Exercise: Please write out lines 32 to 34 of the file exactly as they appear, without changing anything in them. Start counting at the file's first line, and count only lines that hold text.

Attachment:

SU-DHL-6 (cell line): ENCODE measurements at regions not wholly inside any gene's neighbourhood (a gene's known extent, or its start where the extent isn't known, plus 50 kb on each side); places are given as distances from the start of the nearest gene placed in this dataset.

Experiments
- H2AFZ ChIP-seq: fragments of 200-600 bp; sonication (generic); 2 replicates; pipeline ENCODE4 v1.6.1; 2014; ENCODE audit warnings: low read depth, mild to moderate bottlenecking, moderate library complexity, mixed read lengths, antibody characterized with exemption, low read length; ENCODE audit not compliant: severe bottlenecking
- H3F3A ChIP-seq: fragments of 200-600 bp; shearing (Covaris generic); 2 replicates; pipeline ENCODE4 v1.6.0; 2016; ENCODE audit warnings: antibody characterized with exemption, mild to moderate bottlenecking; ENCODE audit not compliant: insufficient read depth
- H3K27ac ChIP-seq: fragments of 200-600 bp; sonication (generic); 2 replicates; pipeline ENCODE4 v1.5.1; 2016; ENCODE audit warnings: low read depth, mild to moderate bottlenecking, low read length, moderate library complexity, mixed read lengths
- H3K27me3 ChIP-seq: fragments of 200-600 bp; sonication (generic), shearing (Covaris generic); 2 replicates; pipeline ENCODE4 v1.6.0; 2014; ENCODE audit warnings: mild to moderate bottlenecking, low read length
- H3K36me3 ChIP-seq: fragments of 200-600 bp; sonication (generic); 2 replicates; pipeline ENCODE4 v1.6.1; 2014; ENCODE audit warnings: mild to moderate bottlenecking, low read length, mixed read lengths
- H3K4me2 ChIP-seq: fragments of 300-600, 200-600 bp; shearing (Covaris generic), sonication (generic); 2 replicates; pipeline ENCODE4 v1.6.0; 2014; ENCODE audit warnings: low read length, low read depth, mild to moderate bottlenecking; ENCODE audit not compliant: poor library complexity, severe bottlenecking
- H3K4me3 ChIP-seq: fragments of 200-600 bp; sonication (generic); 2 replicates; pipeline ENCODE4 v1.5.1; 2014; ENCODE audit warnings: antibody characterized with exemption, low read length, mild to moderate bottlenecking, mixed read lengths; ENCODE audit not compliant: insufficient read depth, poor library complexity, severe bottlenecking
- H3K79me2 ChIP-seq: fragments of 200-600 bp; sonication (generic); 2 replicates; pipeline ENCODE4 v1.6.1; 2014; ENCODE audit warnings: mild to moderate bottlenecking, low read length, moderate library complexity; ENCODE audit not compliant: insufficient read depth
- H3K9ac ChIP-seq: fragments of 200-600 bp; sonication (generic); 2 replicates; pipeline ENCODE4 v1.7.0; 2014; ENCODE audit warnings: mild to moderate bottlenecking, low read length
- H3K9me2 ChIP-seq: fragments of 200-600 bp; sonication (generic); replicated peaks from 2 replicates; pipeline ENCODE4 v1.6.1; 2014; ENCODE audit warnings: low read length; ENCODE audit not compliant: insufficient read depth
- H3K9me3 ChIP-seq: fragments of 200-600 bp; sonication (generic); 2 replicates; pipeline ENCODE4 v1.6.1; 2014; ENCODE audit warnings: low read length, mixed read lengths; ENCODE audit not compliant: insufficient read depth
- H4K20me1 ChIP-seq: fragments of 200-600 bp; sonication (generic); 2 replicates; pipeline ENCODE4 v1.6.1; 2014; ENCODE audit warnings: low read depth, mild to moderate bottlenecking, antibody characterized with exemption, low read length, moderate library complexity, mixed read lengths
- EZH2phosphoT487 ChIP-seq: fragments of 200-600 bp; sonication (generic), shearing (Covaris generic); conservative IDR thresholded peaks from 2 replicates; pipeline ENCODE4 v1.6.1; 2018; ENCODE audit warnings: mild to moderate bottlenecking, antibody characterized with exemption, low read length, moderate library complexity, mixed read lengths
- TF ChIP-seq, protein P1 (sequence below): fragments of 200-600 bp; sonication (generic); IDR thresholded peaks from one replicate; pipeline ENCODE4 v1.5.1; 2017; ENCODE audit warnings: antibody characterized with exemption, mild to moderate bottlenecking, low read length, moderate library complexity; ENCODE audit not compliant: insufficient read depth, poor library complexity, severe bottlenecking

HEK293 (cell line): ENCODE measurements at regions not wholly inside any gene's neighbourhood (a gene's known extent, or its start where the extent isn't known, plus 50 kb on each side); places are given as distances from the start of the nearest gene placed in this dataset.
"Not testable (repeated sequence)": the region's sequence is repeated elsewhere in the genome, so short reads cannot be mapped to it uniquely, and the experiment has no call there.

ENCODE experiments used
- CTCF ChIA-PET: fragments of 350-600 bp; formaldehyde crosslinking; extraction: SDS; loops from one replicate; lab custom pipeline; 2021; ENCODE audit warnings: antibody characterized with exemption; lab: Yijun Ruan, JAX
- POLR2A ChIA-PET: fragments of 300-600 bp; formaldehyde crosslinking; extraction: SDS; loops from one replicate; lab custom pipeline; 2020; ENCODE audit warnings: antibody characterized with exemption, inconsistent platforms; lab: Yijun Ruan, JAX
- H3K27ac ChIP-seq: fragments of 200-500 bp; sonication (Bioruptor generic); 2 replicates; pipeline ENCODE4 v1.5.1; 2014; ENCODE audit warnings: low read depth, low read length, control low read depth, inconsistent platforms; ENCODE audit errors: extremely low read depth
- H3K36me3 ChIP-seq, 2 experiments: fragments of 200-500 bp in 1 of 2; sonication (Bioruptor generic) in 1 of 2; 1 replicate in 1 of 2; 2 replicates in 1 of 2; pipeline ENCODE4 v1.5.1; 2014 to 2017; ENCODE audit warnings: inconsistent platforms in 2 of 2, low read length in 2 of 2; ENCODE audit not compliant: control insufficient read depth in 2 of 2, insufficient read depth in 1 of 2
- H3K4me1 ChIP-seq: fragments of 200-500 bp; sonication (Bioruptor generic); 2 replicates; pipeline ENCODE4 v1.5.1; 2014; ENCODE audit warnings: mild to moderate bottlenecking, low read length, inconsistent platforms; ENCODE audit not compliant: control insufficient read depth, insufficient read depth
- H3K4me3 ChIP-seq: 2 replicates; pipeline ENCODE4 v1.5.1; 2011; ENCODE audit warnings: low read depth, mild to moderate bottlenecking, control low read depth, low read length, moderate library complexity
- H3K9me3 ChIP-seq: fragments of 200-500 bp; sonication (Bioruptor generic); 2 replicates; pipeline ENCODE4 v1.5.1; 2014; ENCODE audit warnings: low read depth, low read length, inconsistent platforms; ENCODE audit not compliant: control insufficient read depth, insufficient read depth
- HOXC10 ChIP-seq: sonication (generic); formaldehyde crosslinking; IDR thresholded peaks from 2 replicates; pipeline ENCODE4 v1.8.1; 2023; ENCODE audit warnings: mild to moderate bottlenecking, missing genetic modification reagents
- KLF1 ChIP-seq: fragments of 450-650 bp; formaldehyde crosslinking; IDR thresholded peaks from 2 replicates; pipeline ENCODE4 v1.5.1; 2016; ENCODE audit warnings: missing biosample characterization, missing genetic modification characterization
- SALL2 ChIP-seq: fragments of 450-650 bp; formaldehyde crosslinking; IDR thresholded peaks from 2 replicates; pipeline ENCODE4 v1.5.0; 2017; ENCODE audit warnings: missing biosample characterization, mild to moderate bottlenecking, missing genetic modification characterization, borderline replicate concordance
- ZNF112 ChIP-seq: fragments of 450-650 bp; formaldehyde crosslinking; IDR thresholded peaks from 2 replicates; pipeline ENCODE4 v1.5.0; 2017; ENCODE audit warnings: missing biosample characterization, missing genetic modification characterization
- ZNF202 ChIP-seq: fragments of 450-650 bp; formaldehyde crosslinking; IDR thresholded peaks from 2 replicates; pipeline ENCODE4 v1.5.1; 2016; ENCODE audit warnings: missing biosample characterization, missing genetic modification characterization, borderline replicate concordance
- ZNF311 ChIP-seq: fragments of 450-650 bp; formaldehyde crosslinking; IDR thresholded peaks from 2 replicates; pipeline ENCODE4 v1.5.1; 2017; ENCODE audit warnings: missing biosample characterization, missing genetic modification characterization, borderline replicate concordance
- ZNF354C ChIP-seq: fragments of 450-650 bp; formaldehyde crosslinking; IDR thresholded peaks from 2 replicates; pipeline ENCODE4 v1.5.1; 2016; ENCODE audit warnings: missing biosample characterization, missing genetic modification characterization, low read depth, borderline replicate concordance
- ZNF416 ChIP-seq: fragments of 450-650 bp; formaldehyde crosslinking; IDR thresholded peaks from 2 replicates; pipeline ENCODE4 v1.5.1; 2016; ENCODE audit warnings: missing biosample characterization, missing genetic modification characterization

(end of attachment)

- ZNF311 ChIP-seq: fragments of 450-650 bp; formaldehyde crosslinking; IDR thresholded peaks from 2 replicates; pipeline ENCODE4 v1.5.1; 2017; ENCODE audit warnings: missing biosample characterization, missing genetic modification characterization, borderline replicate concordance
- ZNF354C ChIP-seq: fragments of 450-650 bp; formaldehyde crosslinking; IDR thresholded peaks from 2 replicates; pipeline ENCODE4 v1.5.1; 2016; ENCODE audit warnings: missing biosample characterization, missing genetic modification characterization, low read depth, borderline replicate concordance
- ZNF416 ChIP-seq: fragments of 450-650 bp; formaldehyde crosslinking; IDR thresholded peaks from 2 replicates; pipeline ENCODE4 v1.5.1; 2016; ENCODE audit warnings: missing biosample characterization, missing genetic modification characterization